http://www.steptoe.com/attachment.html/2804/Private+antitrust+remedies+under+US+Law.pdf

Remember, it only takes one person, one case.

Anonymous Coward says:

Re: Re: Re: Private Antitrust Remedies Under U.S. Law

People like you, right? LOL

Just more of the eye-rolling comments that we expect to see on this pro-piracy blog.

Feel free to point me to a person that gets kicked off the internet after getting SIX false notices. I’ll be happy to defend him.

I won’t hold my breath tho.

Anonymous Coward says:

Re: Re: Re:4 Private Antitrust Remedies Under U.S. Law

It only slowed because you’re looking at the wrong places and make up false facts. I’m sorry to say that most sites are growing, and the more you spend our time and money trying to shut them down, the more of our time and money they’ll spend growing. For every dollar I give you, I have no problem giving to them. Why? They offer it faster than you do. More reliably. More conveniently. So call me all the names you want. At least I’m not buying corruption and calling it “saving the industry”. If your industry is dying, it’s time to change it. As it was put last week: you sir, are just the entertainment. If you refuse to do it, other will pick up gladly.

You’re fighting the wrong fight and you know it, hence why you need to come here, troll like hell (good job by the way, you managed to get more than half the posts in responses to your trolling, +1), do like you publicly do and claim false facts, call people names, and refuse to hear anything else than what you think you know. Obama is that you?!

Anonymous Coward says:

Re: Re: Re: Private Antitrust Remedies Under U.S. Law

I couldn’t give a fuck what you think is piracy, because I’m sure it has absolutely no basis in reality.

Mine is downloading music and movies without permission and in violation of the law.

That’s the same one that the government and ISPs have.

Y’know, the one based in reality.

Anonymous Coward says:

Re: Re: Re:3 Private Antitrust Remedies Under U.S. Law

Funny, you seem to.

I’m sure Google will round up Masnick and the rest of the paid pro-piracy shills to try and lie about this and organize some Goebbels-esque fear-mongering protest. Have at it.

The thing is you people got away with lying during the last one and everyone is on to your bullshit.

Samuel Abram (profile) says:

Re: Re: Re:6 Private Antitrust Remedies Under U.S. Law

Why do you assume I don’t pay for content? I pay for content. I even pay the *AA’s rather than infringe their copyrights. In some cases, I even pay for content even when it’s offered under a Creative Commons license. You assume that just because I like “free” as in “freedom” it must also mean I think everything should be “free” as in “free of charge”. Don’t play that Straw Man with me.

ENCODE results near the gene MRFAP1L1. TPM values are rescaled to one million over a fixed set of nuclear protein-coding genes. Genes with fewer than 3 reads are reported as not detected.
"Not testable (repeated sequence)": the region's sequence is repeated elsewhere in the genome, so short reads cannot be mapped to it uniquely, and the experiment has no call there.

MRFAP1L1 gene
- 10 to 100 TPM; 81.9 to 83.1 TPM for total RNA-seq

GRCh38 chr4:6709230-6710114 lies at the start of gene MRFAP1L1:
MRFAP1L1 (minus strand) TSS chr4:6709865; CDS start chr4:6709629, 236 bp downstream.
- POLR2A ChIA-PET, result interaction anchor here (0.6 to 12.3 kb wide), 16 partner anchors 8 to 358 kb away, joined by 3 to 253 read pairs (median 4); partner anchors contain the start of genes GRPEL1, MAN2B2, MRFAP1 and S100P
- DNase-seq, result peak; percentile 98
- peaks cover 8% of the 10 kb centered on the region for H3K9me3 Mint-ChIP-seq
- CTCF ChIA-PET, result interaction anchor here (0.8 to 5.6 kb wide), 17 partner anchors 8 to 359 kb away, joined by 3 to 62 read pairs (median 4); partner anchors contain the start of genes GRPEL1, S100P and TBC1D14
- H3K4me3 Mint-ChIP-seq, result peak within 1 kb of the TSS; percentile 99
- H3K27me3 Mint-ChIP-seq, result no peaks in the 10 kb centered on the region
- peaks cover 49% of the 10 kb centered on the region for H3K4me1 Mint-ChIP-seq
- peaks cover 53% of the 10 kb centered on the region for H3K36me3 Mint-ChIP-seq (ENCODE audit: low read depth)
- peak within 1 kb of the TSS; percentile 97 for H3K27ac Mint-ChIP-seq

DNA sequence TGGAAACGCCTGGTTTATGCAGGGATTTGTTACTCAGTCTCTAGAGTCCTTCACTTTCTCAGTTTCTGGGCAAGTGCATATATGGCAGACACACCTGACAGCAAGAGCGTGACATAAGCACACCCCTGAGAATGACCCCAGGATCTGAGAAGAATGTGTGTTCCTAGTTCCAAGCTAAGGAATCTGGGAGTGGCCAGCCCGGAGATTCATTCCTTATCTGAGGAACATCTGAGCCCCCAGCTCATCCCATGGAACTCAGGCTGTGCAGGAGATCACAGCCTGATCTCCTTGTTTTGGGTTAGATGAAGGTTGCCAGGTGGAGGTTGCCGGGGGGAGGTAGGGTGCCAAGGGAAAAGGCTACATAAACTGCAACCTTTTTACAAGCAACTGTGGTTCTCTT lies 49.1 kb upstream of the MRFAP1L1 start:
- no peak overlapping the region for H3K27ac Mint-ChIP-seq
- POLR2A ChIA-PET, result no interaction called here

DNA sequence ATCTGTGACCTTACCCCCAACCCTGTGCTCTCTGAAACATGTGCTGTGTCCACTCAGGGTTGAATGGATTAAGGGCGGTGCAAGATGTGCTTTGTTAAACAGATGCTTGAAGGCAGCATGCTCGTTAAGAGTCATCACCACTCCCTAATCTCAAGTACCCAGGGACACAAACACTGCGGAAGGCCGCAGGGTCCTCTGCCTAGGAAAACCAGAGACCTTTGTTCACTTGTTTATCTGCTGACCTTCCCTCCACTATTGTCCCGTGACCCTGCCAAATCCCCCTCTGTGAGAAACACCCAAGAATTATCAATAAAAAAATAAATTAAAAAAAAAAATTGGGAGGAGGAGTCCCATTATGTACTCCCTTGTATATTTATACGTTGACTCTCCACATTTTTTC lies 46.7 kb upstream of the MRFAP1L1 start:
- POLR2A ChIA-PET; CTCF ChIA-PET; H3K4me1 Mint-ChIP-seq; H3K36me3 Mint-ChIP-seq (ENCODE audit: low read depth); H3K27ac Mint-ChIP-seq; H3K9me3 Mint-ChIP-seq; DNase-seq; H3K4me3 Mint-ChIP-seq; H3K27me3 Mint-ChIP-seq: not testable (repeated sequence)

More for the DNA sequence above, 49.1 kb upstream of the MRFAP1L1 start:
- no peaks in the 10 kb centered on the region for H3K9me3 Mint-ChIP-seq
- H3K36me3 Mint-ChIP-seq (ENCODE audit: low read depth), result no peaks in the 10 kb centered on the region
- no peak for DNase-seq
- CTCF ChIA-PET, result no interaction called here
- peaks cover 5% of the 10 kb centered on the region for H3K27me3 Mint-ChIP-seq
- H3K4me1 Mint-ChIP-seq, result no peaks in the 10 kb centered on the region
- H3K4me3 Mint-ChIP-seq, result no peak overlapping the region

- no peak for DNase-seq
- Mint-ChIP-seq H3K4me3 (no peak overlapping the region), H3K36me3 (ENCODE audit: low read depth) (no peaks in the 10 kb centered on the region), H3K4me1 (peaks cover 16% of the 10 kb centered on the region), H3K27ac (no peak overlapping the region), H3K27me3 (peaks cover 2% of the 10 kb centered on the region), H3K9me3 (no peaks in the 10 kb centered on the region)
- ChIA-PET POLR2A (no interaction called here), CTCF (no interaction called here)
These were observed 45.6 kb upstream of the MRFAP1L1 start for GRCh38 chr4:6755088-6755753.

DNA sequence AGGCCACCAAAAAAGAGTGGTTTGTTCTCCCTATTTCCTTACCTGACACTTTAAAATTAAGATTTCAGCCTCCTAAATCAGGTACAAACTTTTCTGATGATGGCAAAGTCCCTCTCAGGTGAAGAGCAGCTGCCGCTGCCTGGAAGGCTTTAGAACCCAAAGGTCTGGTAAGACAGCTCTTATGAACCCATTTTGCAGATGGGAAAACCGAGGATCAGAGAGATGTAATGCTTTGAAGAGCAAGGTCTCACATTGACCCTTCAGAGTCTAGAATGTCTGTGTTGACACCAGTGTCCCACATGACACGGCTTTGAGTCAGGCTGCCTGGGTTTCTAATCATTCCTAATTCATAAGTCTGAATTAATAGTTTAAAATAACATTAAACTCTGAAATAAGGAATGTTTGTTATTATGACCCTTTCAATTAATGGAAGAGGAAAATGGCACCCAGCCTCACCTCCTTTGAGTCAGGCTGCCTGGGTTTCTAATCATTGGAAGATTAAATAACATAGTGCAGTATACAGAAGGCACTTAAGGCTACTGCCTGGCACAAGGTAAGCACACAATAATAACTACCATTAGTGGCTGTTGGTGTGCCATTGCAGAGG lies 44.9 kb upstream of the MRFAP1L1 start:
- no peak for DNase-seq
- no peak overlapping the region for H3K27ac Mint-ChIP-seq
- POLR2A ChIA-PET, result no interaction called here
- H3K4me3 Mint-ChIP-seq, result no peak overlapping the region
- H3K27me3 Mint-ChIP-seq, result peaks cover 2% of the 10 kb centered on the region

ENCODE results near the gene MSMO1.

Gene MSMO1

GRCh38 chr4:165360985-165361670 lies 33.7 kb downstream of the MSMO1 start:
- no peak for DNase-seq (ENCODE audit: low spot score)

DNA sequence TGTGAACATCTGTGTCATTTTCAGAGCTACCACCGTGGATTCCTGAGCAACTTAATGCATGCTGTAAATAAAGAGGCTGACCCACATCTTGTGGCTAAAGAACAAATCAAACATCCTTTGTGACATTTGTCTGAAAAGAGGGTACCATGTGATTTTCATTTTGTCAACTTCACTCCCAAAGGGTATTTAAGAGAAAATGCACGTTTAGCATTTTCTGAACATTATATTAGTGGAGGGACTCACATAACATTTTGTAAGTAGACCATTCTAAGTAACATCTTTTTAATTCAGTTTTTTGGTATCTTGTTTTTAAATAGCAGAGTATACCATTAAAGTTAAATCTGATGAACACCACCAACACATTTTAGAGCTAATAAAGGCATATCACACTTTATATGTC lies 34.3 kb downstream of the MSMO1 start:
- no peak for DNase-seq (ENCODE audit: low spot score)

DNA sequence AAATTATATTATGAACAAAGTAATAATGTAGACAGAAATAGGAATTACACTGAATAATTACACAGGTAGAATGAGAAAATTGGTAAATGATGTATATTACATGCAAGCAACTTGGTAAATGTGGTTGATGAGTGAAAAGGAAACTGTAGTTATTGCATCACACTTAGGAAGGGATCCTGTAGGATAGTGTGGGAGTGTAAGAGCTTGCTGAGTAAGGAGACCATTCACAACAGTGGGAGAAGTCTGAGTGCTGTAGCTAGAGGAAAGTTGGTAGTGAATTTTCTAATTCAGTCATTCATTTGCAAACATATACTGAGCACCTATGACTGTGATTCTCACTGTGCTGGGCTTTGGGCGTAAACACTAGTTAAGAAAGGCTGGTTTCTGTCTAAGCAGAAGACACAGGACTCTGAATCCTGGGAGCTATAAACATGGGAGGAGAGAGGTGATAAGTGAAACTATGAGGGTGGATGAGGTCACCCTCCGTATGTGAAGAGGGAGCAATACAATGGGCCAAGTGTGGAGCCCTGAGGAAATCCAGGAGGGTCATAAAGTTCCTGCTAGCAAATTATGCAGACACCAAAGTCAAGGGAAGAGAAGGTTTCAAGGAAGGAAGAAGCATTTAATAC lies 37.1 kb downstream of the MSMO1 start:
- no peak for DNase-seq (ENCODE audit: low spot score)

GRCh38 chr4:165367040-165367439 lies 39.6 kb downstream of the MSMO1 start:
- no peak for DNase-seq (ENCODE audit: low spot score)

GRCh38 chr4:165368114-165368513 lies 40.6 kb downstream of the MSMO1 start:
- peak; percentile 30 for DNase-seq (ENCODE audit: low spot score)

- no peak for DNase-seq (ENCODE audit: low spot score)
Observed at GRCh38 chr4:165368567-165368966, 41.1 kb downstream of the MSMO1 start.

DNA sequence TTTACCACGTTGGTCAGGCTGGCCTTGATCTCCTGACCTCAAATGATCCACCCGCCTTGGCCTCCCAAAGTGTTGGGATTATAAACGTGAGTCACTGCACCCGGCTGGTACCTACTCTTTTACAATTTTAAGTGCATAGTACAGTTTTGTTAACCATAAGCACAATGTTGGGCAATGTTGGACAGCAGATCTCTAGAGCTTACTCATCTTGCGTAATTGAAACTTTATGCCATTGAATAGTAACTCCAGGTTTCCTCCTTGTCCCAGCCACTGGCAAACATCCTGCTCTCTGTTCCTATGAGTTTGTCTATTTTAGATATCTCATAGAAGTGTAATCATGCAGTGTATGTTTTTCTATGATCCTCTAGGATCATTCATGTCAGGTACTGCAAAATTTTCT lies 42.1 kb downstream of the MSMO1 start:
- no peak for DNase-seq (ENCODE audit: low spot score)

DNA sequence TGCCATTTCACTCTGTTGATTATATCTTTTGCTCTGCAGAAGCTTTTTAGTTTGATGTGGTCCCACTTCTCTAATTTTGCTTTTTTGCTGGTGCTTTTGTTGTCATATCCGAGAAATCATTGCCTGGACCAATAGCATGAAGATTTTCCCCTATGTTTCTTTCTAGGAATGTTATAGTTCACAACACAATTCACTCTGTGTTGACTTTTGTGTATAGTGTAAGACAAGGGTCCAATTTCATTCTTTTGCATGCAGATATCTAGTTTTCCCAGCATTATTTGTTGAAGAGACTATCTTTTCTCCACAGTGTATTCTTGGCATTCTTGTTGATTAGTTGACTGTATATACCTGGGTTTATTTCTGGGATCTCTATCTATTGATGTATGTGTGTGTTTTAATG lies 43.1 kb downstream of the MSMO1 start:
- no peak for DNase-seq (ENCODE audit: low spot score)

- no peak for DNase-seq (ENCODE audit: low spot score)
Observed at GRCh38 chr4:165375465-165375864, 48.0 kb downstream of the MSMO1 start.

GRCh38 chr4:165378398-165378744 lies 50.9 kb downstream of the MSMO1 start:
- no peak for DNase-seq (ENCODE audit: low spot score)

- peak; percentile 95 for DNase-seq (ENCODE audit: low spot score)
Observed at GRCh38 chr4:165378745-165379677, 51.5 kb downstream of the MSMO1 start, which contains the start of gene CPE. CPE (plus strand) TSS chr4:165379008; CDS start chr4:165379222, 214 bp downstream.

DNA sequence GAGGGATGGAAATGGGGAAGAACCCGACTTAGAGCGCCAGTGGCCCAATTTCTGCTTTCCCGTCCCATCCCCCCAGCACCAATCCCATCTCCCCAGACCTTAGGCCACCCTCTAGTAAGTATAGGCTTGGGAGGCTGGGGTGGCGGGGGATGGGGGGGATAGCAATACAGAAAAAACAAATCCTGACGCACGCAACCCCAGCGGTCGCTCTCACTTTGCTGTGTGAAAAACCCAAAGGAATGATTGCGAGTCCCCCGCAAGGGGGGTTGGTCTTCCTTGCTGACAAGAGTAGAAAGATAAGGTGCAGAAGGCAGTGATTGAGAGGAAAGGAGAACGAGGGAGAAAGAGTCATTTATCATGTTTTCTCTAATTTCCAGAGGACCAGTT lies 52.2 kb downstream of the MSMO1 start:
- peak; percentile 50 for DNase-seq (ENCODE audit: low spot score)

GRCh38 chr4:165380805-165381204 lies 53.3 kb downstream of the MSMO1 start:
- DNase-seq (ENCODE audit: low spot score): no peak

And it’s a worthy free speech issue if we have no other broadband provider to go to after six false positives, which you don’t about. So that means we’re locked out of the only communications medium that could help us. And you don’t care about innocent collateral damage.

Typical for a shill like you.

Anonymous Coward says:

Re: Re: Re:2 Private Antitrust Remedies Under U.S. Law

get of your fucking high horse you twat, and face the reality that your piece of shit, who see’s nothing wrong with exagerating or flat out lying in order to make their opinions sound……….you think youre side is the only side who feels passionate about this, you my friend better open your eyes, you push, we push back, no more backing down and leaving questions unanswered.

Grow some balls grow some brain cells, think of others and not just the ones who agree with you, overall, stop being a cocksucker

Have a nice day ๐Ÿ™‚
Come again

BreadGod says:

Re: Re: Re:4 Private Antitrust Remedies Under U.S. Law

And just like all those previous hurdles, the pirates will pass it with the greatest of ease. When will you dumb assholes at the entertainment industry actually listen to the advice we’re trying to give you? We here at the tech industry are trying to help you fight piracy by offering you solutions that won’t cause collateral damage, and yet you plug your ears and keep screaming at the top of your lungs that the only way to stop piracy is by implementing increasingly more draconian legislation.